Commissioners say it’s time to quit
By Karen Sells
“I’m probably trying to act like Derek Jeter who’s retiring from the Yankees this year while he’s still on top,” Wolfe said. “I’m still of sound mind, my body is beaten up a little, but I can still make a rational decision.”
Four terms on the Washington County Commission brought Wolfe to a point similar to the one he faced when considering retirement after 45 years in the banking industry.
“I’ve seen too many people who try to be hangers-on,” he said. According to Wolfe, it’s a position he never wants to be in and the primary reason he chose not to run.
Unexpected changes in the commission structure were additional factors. “It has surprised me how strong the County-Owned Property Committee has gotten in the last three years,” he offered as an example.
Wolfe said when he came on the commission 16 years ago, County-Owned Property was a minor committee that didn’t even meet on a regular basis.
“It appears now they’re as powerful as the Budget Committee and seem to be calling the shots,” he said. “To me, (the commission) has become paralyzed by analysis.”
The hold-up on the courthouse renovations is keeping other projects from moving forward, he noted, referring to the delay in moving the mayor’s offices and bookkeeping out of the county office building. “One of my bigger disappointments is the archive is not up and running.”
According to Wolfe, commissioners need to focus on what’s good for the county. “We have one of the top law enforcement agencies, one of the best highway departments, and so many good things that we can lose sight of,” he said.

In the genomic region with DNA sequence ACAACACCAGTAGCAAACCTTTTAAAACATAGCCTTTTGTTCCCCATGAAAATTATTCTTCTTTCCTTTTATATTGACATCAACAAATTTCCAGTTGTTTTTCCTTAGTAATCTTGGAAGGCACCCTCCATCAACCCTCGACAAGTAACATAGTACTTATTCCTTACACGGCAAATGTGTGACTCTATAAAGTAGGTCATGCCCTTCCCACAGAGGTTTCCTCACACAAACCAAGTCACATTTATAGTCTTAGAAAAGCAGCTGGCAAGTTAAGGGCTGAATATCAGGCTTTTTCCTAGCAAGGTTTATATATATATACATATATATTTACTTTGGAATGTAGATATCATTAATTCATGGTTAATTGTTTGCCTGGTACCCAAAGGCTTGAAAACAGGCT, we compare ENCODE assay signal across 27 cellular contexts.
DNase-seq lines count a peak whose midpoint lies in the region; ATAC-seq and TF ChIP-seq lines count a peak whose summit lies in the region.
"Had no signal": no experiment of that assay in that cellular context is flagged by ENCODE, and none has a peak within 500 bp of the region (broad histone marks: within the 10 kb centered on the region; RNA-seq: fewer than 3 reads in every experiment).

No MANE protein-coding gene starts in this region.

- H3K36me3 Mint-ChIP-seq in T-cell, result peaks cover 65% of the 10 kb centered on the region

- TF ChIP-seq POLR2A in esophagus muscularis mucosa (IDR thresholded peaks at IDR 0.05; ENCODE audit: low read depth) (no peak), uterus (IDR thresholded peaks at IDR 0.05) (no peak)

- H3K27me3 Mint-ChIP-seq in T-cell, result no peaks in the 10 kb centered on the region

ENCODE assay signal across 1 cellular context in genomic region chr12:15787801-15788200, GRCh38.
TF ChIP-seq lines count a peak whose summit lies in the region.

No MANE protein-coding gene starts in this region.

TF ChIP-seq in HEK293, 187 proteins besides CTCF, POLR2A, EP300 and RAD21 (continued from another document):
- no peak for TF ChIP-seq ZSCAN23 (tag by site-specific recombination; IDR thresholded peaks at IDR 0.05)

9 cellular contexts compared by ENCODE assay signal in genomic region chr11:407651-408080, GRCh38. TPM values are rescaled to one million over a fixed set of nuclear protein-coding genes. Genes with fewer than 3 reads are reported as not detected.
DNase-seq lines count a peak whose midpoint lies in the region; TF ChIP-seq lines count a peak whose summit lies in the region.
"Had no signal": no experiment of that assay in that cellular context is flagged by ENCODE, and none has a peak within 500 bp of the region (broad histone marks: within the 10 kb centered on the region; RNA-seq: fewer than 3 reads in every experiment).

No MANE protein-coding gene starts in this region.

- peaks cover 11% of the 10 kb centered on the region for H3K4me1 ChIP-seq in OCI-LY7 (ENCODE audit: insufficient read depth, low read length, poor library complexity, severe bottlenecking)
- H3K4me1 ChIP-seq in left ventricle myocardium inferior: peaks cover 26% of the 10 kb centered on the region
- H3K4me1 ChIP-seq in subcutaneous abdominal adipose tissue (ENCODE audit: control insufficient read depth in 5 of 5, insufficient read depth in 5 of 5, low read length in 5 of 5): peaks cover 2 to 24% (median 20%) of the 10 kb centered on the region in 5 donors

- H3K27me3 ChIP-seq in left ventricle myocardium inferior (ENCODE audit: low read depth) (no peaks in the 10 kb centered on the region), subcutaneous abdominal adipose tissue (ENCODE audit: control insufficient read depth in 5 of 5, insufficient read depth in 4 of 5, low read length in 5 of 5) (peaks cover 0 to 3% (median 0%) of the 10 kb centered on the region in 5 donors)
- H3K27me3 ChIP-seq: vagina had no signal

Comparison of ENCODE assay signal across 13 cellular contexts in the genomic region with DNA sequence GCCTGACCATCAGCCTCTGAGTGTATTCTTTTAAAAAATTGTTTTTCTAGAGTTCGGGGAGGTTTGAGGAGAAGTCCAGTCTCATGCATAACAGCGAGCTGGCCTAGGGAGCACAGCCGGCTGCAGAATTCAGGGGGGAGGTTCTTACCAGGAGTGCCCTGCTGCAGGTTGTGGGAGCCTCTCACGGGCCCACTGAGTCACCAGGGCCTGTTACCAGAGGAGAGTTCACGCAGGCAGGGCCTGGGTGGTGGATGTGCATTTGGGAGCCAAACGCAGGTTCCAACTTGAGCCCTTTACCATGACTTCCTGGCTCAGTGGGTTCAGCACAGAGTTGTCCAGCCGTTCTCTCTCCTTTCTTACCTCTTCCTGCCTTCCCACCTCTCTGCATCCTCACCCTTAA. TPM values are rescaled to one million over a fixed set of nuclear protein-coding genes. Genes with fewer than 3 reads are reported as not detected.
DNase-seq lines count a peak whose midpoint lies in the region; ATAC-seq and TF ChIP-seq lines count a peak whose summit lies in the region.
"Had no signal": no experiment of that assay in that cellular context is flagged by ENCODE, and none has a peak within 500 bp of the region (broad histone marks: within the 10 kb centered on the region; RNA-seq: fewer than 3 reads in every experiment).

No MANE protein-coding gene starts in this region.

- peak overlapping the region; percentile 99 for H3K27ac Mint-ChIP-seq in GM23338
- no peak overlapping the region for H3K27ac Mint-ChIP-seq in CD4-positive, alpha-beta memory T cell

Commissioner Ken Lyon, who is leaving after 12 years of service, agreed. “We need to work together and not have a coup going on all the time,” he said. “It’s a power thing, and it turns my stomach that this could go on in this great county.”
While Lyon said problems existed during his early years on the commission, none were as blatant as those of the last four years.
“From the very first meeting, certain people were already set up to cause trouble for Dan Eldridge,” he said. “He’s a smart man, and there is no limit to what he can do, but they never gave him a chance.”
Fighting what seemed to be a losing battle finally became too much for Lyon. “It hurts because I love trying to help, but I pride myself that my votes were good for the people,” he said.
A focused effort for the common good is what Washington County needs, according to Lyon. “I hope that we elect some very good people who have nothing but positive thoughts and ideas who can get away from self-serving motives,” he said.
Four years were enough for Commissioner Ethan Flynn, but he says he enjoyed the experience.
“My (leaving) has more to do with life changes,” he said. “I’ll miss it.”
Managing the finances during a difficult economic period is an accomplishment of his term, according to Flynn.
“I’m a numbers guy, and I enjoyed digging into the details of the budget and the finances of county government,” he said. “I think we’re in a healthy position.”
The community’s coming together following the Dry Creek flood also speaks well for the county, Flynn said, in addition to the approval of a new EMS station.
“Any time we improve public safety response time like we did in Sulphur Springs, we’ve really made a tangible improvement in the county,” he said.
With Lyon and Flynn opting out of another term and Commissioner Richard Matherly running for a spot in the 10th district this year, the 2014 election will bring all new representation to the 5th District in south Johnson City.